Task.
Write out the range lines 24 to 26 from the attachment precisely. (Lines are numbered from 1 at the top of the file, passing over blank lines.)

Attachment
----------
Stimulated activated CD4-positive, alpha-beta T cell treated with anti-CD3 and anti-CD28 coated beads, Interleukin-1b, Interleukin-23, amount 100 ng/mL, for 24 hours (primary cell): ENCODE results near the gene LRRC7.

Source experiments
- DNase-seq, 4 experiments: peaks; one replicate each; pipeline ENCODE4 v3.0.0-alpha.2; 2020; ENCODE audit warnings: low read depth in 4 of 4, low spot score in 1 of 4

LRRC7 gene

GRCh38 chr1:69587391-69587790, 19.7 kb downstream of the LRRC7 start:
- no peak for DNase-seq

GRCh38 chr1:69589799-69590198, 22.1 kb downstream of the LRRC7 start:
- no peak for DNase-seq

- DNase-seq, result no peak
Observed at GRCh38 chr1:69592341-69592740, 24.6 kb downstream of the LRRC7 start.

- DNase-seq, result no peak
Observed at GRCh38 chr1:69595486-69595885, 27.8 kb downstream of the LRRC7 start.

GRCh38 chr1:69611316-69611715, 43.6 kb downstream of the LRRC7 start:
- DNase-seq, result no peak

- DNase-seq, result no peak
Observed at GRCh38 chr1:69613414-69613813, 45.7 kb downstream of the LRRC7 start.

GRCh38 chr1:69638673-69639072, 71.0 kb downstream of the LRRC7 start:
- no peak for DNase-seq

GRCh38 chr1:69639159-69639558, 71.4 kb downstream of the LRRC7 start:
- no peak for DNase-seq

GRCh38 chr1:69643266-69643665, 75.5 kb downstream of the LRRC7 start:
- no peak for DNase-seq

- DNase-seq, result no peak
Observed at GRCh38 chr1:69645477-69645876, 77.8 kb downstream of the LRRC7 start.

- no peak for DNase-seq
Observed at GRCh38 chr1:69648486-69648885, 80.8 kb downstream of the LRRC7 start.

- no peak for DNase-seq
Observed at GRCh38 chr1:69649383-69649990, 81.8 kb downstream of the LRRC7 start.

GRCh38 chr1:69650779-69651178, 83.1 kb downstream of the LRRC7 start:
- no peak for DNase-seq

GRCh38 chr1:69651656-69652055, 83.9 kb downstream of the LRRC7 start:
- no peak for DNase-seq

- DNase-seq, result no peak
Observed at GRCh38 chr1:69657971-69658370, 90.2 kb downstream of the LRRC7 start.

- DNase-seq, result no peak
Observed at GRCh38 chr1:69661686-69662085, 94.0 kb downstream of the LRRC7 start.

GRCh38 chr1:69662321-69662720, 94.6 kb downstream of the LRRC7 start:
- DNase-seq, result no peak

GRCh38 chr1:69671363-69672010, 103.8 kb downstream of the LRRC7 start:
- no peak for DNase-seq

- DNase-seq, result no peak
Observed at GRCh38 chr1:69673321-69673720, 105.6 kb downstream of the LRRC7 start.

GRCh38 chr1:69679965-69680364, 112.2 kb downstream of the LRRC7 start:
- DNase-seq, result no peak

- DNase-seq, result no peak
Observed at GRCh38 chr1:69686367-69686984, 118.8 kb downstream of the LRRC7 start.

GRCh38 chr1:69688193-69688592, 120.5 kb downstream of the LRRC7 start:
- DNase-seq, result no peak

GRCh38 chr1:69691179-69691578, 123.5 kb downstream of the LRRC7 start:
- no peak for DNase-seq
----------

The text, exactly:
Observed at GRCh38 chr1:69645477-69645876, 77.8 kb downstream of the LRRC7 start.

- no peak for DNase-seq
Observed at GRCh38 chr1:69648486-69648885, 80.8 kb downstream of the LRRC7 start.